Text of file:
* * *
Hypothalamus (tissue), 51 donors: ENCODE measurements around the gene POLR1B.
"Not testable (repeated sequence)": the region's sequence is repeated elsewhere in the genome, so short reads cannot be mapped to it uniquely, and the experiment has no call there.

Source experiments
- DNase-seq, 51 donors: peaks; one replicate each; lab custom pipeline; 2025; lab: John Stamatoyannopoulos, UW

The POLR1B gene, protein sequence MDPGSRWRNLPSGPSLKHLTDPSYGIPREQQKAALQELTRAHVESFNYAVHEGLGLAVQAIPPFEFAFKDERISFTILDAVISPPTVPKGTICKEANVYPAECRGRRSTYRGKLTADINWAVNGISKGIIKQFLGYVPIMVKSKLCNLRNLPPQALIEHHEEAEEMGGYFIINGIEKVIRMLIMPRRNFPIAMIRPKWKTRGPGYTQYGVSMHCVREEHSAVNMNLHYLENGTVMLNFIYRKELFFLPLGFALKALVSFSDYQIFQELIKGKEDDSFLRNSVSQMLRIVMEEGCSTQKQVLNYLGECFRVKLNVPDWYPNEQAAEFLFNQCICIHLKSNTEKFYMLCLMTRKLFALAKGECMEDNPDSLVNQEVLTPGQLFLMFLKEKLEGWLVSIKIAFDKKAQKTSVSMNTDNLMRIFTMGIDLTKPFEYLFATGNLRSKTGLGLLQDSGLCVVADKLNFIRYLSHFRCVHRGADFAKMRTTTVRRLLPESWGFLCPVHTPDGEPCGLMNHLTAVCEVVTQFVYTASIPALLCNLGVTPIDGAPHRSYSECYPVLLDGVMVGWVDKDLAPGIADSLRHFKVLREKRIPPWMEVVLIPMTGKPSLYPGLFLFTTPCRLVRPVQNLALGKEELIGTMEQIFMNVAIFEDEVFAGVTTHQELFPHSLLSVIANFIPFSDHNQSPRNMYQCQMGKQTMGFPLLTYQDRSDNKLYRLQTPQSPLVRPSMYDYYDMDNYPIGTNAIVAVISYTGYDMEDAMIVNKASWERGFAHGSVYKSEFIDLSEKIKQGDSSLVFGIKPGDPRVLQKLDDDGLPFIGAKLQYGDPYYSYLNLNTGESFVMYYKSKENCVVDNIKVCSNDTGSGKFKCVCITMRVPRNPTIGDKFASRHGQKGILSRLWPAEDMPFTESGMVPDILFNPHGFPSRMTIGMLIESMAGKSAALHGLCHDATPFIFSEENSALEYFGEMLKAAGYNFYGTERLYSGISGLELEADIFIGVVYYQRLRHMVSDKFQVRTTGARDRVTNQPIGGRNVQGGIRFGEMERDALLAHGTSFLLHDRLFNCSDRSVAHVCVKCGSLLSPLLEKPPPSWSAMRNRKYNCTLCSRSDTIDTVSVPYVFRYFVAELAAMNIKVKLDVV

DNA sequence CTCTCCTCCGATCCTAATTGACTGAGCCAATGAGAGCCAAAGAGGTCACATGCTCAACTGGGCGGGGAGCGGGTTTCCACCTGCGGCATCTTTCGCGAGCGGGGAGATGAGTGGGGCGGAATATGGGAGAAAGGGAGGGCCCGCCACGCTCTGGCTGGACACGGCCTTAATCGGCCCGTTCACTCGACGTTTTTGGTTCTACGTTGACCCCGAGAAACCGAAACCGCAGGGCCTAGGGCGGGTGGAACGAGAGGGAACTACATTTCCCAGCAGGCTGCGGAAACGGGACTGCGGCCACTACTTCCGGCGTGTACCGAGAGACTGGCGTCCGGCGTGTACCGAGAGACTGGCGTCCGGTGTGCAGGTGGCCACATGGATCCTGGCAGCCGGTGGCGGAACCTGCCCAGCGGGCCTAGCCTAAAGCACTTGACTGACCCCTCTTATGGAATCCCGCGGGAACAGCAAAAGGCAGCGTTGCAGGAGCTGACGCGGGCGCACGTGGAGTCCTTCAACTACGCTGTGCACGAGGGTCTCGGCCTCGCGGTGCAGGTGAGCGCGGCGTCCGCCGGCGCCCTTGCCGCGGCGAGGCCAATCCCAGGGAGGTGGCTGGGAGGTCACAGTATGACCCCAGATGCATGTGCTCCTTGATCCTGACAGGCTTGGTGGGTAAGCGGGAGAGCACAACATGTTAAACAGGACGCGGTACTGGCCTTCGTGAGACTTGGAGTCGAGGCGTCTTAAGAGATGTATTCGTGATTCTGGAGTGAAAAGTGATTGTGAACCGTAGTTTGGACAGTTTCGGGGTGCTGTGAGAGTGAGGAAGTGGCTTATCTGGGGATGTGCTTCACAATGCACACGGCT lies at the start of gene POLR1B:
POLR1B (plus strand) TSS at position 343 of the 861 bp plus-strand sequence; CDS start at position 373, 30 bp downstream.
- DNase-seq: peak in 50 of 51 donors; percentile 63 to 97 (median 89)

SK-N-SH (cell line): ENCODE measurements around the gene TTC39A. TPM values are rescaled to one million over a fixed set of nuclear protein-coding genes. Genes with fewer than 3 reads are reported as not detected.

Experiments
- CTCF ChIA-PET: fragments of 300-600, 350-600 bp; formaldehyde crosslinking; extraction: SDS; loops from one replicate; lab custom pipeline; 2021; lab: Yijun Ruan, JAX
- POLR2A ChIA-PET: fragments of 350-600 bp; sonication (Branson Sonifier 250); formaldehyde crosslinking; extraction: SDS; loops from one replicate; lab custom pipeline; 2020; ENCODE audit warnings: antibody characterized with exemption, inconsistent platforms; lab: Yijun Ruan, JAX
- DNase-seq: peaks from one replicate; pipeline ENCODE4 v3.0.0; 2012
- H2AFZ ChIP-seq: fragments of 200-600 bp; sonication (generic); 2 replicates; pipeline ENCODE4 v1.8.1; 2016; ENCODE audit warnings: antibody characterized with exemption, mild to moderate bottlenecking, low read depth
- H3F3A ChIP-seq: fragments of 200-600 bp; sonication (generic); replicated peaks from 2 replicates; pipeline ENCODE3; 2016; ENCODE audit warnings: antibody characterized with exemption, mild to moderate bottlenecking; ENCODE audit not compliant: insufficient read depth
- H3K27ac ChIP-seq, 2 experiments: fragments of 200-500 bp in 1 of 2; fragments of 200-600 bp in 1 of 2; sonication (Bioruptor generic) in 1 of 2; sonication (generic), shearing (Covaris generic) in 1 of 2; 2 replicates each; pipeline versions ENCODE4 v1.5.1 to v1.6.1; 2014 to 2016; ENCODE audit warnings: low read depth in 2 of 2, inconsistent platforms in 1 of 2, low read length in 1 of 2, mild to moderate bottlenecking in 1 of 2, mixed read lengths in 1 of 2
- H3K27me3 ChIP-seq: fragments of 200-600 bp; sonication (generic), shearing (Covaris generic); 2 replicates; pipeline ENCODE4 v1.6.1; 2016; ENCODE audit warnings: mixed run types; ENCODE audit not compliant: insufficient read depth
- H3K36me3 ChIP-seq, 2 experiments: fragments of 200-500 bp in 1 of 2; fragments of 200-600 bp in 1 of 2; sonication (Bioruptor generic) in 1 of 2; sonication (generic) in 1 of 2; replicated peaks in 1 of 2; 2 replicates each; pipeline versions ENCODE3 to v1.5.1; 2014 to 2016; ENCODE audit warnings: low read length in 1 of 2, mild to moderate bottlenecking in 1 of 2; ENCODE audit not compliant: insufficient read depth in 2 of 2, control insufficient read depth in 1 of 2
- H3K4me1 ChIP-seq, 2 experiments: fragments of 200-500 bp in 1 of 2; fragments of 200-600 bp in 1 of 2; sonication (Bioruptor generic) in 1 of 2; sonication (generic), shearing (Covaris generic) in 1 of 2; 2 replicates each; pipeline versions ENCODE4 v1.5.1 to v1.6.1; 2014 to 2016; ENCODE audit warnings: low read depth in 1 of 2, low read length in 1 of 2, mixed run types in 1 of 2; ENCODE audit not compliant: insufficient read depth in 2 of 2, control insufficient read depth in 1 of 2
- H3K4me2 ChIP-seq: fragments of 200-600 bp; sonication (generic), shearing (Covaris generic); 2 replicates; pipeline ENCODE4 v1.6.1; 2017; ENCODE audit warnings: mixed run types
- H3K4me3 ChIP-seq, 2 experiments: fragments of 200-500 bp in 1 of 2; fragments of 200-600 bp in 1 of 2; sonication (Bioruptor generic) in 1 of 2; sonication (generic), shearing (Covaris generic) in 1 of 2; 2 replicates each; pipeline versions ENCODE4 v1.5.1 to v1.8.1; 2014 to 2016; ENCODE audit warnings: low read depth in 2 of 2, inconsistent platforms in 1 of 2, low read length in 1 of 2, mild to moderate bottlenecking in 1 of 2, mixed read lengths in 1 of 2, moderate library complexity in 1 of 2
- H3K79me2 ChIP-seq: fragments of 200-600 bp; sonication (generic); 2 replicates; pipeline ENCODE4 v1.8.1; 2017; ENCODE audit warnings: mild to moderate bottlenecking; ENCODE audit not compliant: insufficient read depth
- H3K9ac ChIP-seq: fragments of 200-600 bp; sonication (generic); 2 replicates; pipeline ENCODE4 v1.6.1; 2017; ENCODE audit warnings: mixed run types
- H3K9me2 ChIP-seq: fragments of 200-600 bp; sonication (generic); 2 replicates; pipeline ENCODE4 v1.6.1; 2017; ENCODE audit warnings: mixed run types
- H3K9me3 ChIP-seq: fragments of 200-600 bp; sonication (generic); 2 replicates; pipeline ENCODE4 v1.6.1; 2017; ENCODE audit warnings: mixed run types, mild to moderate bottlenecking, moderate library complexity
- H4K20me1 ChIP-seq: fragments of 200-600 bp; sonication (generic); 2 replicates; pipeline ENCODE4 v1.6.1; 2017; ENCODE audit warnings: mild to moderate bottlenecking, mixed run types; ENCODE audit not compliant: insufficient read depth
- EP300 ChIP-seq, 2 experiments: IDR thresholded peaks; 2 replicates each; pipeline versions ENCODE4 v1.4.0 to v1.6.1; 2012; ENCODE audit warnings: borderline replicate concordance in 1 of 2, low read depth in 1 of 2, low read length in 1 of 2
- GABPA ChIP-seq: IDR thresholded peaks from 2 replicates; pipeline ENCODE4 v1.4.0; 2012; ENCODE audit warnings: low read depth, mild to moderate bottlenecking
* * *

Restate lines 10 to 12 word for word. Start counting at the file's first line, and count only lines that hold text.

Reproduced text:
Experiments
- CTCF ChIA-PET: fragments of 300-600, 350-600 bp; formaldehyde crosslinking; extraction: SDS; loops from one replicate; lab custom pipeline; 2021; lab: Yijun Ruan, JAX
- POLR2A ChIA-PET: fragments of 350-600 bp; sonication (Branson Sonifier 250); formaldehyde crosslinking; extraction: SDS; loops from one replicate; lab custom pipeline; 2020; ENCODE audit warnings: antibody characterized with exemption, inconsistent platforms; lab: Yijun Ruan, JAX